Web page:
What is probably also now common knowledge is that he also has no regard for his customers, something that has been consistent since the first day he opened in the original space on Duane St, where a three-course lunch could take 2+ hours to serve. Had he not hired Shelton to get his kitchen together after the initial disaster of a 2-star NYT review, he would’ve been dismissed to the hinterlands.

    It’s a sign of Bouley’s character that once Shelton got him the four stars, he was pretty much given the sack.

    Bouley is the one restaurant on the planet I wish I’d eaten at a lot less than I have. The only good meals I ever had there were when he was nowhere near the kitchen.

  245. Looking back, I think I even liked Barry Wine more than Bouley.

    And Barry Wine is one nasty dude.

  246. Man, am I glad I’m out of the NYC food biz.

    Every once in a while, I still have nightmares about some of the people I worked with back in the day.

  247. grim says:

    in what must be an awful high-end dining market in NYC just isn’t gonna get it done.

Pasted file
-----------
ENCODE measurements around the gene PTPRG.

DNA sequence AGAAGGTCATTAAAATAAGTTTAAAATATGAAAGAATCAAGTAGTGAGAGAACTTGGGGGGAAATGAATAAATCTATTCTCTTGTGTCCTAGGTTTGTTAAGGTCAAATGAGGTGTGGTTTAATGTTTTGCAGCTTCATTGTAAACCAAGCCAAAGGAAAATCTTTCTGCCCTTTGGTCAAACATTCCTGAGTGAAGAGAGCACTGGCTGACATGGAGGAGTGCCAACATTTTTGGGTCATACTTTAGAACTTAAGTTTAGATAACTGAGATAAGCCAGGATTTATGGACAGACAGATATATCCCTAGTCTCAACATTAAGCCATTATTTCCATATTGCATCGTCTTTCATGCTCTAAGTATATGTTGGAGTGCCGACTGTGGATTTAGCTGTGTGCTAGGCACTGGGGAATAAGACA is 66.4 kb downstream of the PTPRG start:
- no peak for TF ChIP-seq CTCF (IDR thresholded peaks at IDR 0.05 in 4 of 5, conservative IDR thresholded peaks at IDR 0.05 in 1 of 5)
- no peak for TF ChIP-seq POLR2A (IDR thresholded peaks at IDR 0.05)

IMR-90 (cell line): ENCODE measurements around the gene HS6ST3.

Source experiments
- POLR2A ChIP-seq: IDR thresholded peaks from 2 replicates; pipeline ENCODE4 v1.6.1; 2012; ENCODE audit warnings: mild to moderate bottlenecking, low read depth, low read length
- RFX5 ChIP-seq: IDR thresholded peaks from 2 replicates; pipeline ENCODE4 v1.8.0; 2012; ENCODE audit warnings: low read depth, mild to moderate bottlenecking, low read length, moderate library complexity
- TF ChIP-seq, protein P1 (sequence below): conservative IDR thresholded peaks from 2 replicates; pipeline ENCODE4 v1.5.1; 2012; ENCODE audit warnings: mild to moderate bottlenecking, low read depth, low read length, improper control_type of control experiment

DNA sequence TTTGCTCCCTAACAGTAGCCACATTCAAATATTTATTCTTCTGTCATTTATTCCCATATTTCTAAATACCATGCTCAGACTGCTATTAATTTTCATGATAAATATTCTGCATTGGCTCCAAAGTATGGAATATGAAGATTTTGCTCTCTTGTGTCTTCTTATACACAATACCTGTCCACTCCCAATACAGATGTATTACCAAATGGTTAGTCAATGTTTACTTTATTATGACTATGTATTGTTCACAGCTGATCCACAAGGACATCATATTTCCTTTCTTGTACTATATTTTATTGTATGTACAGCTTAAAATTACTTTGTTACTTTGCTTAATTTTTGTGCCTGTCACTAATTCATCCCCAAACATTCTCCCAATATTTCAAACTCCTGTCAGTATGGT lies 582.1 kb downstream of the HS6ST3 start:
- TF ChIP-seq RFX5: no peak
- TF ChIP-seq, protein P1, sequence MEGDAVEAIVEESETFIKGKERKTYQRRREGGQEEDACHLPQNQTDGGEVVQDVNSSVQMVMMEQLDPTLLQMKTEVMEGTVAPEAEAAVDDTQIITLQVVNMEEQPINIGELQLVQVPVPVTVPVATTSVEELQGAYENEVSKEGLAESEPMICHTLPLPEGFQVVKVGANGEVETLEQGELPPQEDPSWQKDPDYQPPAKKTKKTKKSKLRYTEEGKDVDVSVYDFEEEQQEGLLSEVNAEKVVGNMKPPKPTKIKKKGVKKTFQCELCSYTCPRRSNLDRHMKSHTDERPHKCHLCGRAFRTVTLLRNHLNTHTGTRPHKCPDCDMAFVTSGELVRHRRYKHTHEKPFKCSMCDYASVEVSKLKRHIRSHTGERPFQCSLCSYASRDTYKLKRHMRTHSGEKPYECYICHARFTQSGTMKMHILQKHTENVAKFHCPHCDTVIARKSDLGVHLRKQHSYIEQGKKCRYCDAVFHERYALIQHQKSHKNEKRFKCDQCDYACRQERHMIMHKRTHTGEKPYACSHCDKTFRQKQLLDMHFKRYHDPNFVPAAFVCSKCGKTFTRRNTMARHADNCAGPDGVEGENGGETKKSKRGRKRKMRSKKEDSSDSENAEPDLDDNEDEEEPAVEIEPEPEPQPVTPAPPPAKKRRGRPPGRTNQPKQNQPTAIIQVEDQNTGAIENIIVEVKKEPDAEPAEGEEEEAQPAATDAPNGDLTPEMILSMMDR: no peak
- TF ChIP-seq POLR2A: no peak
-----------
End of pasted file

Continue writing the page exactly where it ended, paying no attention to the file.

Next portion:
No recession at Per Se last Saturday.

    …Did I just channel Frank?

  248. Al "The Thermostat" Gore says:

    On November 21, 1933, President Franklin Roosevelt stated, “The real truth of the matter is, as you and I know, that a financial element in the large centers has owned the government of the United States since the days of Andrew Jackson.”

  249. t c m says:

    #77 on the brink:

    “To the parents of 5th and 3rd graders: how important do you think stability is for kids this age? Should we take the hit and buy in Ridgewood? This is their 3rd school in 2 years (for reasons out of our control)and 5th grader is a girl.”

    on the brink, if you’re still reading – I moved my 3 kids to 4 different schools in 2 years – kindergartener, 1st grader, and 4th grader . It was fine. I didn’t even feel too guilty about it. I had an option to avoid the last move with a slight inconvenience, but decided to move anyway. It actually turned out better – the kids loved the last school!